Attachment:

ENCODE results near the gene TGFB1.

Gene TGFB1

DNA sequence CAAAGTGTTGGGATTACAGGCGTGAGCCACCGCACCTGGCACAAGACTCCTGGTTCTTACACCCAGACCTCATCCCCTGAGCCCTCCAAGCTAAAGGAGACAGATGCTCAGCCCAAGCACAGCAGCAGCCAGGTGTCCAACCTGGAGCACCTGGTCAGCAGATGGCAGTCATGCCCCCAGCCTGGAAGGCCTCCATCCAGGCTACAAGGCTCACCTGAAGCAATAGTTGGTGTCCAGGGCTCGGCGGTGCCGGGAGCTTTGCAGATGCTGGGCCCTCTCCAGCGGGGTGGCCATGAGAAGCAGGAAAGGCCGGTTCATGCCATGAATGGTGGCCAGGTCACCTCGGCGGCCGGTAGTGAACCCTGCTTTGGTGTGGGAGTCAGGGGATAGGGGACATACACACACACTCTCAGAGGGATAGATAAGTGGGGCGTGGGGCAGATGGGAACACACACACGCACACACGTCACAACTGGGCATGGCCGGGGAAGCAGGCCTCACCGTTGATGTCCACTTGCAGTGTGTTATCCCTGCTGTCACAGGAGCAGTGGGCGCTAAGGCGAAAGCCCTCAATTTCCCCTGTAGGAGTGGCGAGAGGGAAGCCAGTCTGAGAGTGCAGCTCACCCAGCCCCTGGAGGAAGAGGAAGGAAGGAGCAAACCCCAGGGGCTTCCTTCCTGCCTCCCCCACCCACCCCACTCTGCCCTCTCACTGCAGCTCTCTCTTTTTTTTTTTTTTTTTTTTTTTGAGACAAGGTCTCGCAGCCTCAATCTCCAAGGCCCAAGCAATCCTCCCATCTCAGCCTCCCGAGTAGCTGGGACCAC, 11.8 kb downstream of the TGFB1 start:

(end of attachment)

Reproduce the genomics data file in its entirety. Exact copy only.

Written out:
ENCODE results near the gene TGFB1.

Gene TGFB1

DNA sequence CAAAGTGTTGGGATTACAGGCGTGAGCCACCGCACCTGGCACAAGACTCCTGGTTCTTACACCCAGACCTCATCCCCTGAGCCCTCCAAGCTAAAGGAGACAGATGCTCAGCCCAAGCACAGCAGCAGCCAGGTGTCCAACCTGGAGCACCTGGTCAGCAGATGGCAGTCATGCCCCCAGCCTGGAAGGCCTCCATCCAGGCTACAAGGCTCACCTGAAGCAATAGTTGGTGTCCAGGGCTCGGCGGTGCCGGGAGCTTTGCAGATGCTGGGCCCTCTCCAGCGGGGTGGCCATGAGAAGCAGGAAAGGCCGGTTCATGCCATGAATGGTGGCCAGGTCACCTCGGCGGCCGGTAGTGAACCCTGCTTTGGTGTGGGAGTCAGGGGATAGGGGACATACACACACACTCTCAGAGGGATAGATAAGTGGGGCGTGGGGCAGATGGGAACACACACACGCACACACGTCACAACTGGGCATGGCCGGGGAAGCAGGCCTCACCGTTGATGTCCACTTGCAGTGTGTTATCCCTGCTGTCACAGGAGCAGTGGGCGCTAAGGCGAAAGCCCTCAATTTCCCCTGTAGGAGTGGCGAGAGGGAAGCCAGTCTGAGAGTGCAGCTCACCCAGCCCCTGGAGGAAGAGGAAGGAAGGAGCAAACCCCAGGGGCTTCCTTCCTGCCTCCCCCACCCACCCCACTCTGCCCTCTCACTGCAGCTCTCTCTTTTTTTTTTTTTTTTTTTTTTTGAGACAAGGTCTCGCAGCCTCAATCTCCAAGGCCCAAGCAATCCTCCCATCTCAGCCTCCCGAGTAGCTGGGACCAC, 11.8 kb downstream of the TGFB1 start: